With one of our showsites being in Bristol, we‘re regular visitors to this stunning city. Steeped in history, you can’t go far in Bristol without stumbling across a building or place that holds special significance. From pirates to Wallace and Gromit, Bristol has a rich cultural past. Here are the top five historical landmarks you can’t miss when you’re there.
This famous steamship was the longest passenger ship in the world when it was built in 1845. Since its maiden voyage it’s also been a warehouse as well as a quarantine ship. Designed by Isambard Kingdom Brunel, it’s main purpose was as a passenger ship between Bristol and New York. It could carry 360 passengers with a 120-strong crew. Sitting in Bristol’s Floating Harbour, it’s now one of the most popular attractions in the city. You can even get married on there.
Another of Brunel’s famous designs, this world-famous bridge spans the River Avon from Clifton to Leigh Woods and opened in 1864. It’s one of the most distinctive features in the Bristol skyline. It was host to the first modern bungee jump in 1979 as well as the last flight of Concorde in 2003.
Often mistaken for Bristol Cathedral due to its size and grandeur, St Mary Redcliffe is a stunning example of gothic architecture. Queen Elizabeth I was said to have called it the ‘fairest, goodliest, and most famous parish church in England.’ It also takes the title for being the tallest building in Bristol with the spire being 89m high.
Located in the beautiful College Green, there has been a church on this site for over 1000 years. Its design is unusual as the aisles are the same height as the choir which makes it one of the few examples of a ‘hall church’. With large gothic windows and an organ that was originally built in 1685, it’s a must-see.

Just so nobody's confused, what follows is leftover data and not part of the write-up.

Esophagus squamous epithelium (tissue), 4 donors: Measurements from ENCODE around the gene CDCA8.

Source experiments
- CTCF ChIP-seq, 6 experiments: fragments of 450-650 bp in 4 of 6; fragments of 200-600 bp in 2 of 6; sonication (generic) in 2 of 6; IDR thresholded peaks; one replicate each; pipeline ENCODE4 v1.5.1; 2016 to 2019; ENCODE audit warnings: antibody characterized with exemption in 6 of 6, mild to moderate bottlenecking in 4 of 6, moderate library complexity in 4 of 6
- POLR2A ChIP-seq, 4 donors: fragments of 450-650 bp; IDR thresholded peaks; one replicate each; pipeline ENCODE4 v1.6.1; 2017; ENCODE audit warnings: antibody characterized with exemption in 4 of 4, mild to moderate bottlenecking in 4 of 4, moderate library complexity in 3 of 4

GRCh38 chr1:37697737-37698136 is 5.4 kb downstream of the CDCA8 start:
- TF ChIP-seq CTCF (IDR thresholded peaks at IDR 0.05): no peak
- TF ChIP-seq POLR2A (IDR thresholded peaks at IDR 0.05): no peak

One fact many don’t know about Bristol is that it once had an impressive castle that was one of the largest in the country. It played a key role in the 12th century succession crisis and saw King Stephen imprisoned here for a while. Unfortunately, it was demolished in the 17th century. Little remains above ground but you can still see evidence of the banqueting hall. The ruined church of St Peter’s is also situated in Castle Park. It’s now kept as a monument to those killed during the Bristol Blitz.
Bristol, a city perfect for history lovers
If you can’t get enough of the history surrounding Bristol; there are many historical pubs to enjoy. The Hatchet Inn is believed to be the oldest pub in the city as well as a popular haunt for Blackbeard. The Llandoger Trow still has its 17th century timber exterior and was where Daniel Defoe met his inspiration for Robinson Crusoe. The Seven Stars has stayed relatively unspoilt since the early 1600s. Abolitionist Thomas Clarkson used it as his base when researching Bristol’s role in the slave trade.
Come and visit us in our Bristol showsite to see examples of our stunning conservatories and orangeries as well as windows and doors. If we can help with your home transformation project, get in touch today.